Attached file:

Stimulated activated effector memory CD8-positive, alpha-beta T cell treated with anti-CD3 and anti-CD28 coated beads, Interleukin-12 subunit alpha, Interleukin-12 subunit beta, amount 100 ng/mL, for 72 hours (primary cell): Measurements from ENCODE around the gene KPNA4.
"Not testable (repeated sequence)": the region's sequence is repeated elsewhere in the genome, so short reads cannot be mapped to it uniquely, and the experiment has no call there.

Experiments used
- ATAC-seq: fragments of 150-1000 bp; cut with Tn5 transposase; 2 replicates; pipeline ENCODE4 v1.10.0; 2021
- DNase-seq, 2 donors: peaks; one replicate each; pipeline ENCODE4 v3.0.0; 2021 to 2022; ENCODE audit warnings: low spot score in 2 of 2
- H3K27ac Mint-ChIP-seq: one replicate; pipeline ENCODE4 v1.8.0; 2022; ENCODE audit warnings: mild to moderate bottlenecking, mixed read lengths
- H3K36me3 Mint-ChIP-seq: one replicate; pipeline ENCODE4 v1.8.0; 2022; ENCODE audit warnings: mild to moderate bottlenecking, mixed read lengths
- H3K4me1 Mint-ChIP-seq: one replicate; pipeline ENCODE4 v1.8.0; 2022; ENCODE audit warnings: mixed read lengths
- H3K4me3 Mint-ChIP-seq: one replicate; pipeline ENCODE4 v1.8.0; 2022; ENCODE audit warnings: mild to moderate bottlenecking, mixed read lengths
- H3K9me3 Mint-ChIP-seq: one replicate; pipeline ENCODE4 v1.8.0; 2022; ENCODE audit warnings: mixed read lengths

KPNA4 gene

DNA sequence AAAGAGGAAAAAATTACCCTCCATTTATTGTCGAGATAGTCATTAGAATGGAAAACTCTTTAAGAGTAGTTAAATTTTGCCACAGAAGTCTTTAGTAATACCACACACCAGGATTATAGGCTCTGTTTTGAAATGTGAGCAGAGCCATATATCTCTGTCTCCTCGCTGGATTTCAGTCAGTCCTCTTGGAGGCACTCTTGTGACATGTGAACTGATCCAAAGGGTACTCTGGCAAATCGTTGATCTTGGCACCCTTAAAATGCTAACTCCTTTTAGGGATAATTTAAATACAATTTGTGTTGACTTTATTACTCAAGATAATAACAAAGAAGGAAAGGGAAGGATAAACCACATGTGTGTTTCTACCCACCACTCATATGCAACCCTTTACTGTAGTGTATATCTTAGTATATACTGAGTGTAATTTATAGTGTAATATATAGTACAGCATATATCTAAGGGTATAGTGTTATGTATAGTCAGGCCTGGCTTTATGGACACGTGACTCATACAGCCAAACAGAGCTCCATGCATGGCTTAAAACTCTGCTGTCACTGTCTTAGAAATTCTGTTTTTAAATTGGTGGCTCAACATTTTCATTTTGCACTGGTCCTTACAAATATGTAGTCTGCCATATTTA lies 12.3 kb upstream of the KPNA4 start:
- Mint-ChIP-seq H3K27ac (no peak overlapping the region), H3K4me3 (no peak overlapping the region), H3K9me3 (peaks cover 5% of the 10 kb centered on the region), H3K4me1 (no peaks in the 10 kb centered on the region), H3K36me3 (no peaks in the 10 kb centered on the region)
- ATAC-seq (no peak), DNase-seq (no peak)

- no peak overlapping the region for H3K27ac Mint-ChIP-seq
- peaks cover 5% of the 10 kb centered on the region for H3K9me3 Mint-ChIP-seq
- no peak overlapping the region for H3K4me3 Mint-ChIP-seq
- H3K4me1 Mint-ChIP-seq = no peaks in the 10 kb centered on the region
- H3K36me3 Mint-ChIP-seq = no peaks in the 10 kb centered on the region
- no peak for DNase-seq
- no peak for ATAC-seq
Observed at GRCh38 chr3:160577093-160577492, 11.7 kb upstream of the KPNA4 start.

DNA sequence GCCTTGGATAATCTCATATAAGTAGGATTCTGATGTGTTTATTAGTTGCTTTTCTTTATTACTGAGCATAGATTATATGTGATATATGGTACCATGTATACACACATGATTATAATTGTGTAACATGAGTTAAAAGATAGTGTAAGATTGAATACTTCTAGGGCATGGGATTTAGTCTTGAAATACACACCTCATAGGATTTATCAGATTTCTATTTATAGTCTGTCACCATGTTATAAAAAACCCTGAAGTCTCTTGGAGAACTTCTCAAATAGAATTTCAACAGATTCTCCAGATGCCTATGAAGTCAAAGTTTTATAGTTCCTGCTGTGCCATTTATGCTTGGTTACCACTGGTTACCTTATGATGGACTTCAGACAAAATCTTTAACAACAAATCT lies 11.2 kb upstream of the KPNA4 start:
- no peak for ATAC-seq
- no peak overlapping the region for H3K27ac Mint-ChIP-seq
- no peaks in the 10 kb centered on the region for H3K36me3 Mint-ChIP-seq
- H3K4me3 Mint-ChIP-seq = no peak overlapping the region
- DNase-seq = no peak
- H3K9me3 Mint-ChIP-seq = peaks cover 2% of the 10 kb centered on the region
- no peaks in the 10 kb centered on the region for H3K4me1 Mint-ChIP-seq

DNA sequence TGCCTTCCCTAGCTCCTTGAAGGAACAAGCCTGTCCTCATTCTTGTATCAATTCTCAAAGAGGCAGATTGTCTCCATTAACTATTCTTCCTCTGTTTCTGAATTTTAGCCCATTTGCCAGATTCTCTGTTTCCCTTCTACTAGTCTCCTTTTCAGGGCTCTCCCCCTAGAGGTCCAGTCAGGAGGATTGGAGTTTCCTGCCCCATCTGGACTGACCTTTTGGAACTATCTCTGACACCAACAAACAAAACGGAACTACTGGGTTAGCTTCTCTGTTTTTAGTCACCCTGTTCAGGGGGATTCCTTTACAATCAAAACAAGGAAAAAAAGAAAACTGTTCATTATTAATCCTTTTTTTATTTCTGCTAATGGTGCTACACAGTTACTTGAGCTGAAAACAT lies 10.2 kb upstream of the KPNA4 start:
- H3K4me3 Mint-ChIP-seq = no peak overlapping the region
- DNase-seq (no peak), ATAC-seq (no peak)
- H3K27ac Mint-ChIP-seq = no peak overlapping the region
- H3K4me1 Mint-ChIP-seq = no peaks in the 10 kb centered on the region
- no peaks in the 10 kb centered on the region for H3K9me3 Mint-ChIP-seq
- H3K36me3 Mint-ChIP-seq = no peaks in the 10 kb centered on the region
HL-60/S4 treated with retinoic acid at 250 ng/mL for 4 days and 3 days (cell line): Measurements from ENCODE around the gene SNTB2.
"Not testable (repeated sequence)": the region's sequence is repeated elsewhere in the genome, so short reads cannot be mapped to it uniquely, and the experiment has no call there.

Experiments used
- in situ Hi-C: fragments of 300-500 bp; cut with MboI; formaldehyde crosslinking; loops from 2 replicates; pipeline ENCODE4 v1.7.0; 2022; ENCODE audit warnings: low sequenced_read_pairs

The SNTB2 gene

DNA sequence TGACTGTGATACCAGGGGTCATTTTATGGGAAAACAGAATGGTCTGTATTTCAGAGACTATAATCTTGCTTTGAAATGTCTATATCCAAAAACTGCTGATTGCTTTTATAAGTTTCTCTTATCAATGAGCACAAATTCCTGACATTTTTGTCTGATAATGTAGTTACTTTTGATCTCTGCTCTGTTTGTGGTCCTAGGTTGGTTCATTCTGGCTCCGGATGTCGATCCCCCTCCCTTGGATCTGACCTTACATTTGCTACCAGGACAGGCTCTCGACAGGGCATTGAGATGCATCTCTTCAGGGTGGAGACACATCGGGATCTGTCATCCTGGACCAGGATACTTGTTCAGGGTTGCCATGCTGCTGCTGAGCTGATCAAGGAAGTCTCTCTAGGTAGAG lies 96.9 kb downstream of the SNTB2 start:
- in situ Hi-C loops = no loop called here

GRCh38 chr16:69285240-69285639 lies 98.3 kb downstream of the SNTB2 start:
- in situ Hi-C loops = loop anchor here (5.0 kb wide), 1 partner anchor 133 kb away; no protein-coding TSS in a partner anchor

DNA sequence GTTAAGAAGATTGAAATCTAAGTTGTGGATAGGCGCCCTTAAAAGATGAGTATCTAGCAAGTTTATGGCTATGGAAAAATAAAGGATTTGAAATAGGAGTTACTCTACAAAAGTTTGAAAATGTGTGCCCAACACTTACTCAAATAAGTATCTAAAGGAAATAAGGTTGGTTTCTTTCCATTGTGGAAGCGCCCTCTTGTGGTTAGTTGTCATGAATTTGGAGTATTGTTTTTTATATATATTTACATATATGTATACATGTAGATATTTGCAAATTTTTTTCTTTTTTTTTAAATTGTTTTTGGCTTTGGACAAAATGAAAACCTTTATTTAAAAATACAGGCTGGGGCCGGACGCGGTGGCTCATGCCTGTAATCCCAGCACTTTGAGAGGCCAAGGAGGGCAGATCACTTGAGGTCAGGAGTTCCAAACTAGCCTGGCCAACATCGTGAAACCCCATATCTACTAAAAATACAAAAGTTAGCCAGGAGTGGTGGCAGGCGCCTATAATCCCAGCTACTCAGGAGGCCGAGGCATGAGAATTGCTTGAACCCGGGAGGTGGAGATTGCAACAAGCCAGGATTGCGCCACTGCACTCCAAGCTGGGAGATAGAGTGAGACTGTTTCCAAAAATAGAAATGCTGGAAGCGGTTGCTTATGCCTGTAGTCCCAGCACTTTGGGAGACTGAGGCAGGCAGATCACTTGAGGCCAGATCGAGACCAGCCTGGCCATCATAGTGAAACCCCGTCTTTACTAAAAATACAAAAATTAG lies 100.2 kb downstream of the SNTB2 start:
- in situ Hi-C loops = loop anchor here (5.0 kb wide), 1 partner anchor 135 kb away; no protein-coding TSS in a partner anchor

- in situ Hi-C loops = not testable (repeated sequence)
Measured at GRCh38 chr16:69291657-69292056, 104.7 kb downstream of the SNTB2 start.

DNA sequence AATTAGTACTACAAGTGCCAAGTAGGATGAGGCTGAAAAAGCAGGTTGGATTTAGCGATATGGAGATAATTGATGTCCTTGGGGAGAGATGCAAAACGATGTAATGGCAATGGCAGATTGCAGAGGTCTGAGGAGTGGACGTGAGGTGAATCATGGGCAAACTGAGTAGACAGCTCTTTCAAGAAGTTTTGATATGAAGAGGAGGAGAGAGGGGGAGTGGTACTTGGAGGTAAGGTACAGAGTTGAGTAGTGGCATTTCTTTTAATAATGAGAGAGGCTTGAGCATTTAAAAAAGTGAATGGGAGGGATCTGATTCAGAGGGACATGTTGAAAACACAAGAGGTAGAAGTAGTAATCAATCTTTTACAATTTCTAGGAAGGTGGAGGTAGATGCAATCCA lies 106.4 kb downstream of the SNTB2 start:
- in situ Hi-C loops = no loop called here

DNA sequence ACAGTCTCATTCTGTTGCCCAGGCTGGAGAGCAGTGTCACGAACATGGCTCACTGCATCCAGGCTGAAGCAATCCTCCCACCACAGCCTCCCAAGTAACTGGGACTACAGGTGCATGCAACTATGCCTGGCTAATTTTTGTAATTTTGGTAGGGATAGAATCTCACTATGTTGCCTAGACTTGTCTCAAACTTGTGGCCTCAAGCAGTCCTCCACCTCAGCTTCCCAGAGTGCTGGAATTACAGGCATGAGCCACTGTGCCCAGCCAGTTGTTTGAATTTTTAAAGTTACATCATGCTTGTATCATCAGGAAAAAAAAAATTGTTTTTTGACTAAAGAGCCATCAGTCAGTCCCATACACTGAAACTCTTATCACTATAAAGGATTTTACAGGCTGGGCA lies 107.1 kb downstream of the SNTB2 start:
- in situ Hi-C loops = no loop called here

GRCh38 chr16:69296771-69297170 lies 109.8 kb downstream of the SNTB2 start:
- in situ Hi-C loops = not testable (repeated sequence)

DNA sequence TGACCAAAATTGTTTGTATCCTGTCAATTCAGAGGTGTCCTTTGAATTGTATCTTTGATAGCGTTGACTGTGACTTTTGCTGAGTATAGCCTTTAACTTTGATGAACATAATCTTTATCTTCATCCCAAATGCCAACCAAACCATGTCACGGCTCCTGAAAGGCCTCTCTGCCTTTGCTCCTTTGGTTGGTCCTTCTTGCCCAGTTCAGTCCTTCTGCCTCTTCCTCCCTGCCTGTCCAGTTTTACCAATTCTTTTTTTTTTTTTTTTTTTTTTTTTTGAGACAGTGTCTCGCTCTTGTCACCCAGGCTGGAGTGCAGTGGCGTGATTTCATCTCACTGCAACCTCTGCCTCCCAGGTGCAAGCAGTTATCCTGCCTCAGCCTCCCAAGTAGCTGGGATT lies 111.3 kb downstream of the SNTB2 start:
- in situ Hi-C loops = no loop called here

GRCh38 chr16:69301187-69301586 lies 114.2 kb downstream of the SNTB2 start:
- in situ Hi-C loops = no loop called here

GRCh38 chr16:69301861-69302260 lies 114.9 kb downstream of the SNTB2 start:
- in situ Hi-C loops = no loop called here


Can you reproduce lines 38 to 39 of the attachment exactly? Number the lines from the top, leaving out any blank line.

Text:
HL-60/S4 treated with retinoic acid at 250 ng/mL for 4 days and 3 days (cell line): Measurements from ENCODE around the gene SNTB2.
"Not testable (repeated sequence)": the region's sequence is repeated elsewhere in the genome, so short reads cannot be mapped to it uniquely, and the experiment has no call there.